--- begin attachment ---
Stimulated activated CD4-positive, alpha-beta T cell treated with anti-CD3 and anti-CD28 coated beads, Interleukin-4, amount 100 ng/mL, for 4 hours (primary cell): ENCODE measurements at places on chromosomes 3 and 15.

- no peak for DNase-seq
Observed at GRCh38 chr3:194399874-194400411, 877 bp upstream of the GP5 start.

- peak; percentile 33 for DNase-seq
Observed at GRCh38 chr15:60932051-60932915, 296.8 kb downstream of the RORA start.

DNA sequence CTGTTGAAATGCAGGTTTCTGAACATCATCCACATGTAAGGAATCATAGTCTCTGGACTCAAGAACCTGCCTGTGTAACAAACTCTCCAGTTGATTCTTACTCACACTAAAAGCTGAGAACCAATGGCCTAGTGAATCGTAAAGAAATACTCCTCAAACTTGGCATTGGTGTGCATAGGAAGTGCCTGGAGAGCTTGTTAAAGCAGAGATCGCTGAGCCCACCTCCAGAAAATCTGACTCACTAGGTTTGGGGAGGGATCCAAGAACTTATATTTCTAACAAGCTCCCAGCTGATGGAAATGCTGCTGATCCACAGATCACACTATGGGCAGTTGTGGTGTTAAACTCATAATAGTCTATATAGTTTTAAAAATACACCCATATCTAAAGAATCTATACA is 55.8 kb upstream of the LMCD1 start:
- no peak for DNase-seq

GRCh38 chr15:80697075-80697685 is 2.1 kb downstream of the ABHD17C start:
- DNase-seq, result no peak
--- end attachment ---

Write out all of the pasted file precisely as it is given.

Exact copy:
Stimulated activated CD4-positive, alpha-beta T cell treated with anti-CD3 and anti-CD28 coated beads, Interleukin-4, amount 100 ng/mL, for 4 hours (primary cell): ENCODE measurements at places on chromosomes 3 and 15.

- no peak for DNase-seq
Observed at GRCh38 chr3:194399874-194400411, 877 bp upstream of the GP5 start.

- peak; percentile 33 for DNase-seq
Observed at GRCh38 chr15:60932051-60932915, 296.8 kb downstream of the RORA start.

DNA sequence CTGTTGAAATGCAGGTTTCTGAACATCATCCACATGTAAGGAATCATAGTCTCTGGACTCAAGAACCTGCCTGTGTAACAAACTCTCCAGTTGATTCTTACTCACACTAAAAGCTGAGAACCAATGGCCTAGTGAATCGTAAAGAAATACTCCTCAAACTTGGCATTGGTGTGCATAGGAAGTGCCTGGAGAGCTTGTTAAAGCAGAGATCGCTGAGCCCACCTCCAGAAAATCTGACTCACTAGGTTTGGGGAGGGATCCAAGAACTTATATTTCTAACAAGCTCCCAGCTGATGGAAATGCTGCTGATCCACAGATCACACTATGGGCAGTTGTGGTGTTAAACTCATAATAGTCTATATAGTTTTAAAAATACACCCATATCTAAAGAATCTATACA is 55.8 kb upstream of the LMCD1 start:
- no peak for DNase-seq

GRCh38 chr15:80697075-80697685 is 2.1 kb downstream of the ABHD17C start:
- DNase-seq, result no peak